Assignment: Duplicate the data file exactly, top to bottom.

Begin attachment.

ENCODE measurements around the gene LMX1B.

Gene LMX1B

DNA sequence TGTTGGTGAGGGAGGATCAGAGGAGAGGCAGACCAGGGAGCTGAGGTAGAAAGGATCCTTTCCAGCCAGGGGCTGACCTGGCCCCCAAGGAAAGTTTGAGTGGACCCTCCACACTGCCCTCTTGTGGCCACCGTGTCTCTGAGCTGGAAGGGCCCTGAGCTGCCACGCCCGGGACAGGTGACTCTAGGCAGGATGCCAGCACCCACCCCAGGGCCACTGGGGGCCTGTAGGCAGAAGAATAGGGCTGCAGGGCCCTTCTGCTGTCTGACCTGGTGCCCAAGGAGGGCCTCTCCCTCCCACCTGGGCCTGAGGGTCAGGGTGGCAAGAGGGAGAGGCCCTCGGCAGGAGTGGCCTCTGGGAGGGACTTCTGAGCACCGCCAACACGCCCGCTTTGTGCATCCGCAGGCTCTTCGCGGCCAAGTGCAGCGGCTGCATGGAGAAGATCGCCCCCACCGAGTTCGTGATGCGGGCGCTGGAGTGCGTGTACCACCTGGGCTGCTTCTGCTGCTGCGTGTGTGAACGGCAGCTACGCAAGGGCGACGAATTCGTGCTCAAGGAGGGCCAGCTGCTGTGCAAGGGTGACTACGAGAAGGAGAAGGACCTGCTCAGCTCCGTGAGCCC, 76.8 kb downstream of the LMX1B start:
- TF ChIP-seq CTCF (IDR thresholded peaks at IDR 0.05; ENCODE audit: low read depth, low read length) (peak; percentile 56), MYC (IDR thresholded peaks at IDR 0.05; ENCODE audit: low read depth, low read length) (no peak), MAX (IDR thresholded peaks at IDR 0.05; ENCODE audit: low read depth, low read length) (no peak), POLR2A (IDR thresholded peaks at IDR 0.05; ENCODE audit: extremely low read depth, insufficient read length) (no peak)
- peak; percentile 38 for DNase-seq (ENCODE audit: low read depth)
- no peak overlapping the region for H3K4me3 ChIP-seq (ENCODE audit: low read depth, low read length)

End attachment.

ENCODE measurements around the gene LMX1B.

Gene LMX1B

DNA sequence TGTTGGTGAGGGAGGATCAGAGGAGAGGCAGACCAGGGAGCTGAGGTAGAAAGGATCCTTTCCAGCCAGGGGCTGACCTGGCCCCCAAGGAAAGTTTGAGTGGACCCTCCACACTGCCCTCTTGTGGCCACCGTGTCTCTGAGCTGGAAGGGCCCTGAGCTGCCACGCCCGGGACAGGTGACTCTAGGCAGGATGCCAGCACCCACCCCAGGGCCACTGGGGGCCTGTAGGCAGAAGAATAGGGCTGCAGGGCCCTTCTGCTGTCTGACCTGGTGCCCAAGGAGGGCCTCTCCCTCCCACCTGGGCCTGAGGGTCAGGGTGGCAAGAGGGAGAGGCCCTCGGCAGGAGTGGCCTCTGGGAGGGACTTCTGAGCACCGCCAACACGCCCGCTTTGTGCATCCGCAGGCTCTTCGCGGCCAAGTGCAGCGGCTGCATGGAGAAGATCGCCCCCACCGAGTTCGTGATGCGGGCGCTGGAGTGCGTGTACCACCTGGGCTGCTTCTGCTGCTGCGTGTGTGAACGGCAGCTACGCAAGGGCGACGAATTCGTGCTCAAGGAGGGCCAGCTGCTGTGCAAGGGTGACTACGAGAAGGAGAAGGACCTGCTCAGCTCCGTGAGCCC, 76.8 kb downstream of the LMX1B start:
- TF ChIP-seq CTCF (IDR thresholded peaks at IDR 0.05; ENCODE audit: low read depth, low read length) (peak; percentile 56), MYC (IDR thresholded peaks at IDR 0.05; ENCODE audit: low read depth, low read length) (no peak), MAX (IDR thresholded peaks at IDR 0.05; ENCODE audit: low read depth, low read length) (no peak), POLR2A (IDR thresholded peaks at IDR 0.05; ENCODE audit: extremely low read depth, insufficient read length) (no peak)
- peak; percentile 38 for DNase-seq (ENCODE audit: low read depth)
- no peak overlapping the region for H3K4me3 ChIP-seq (ENCODE audit: low read depth, low read length)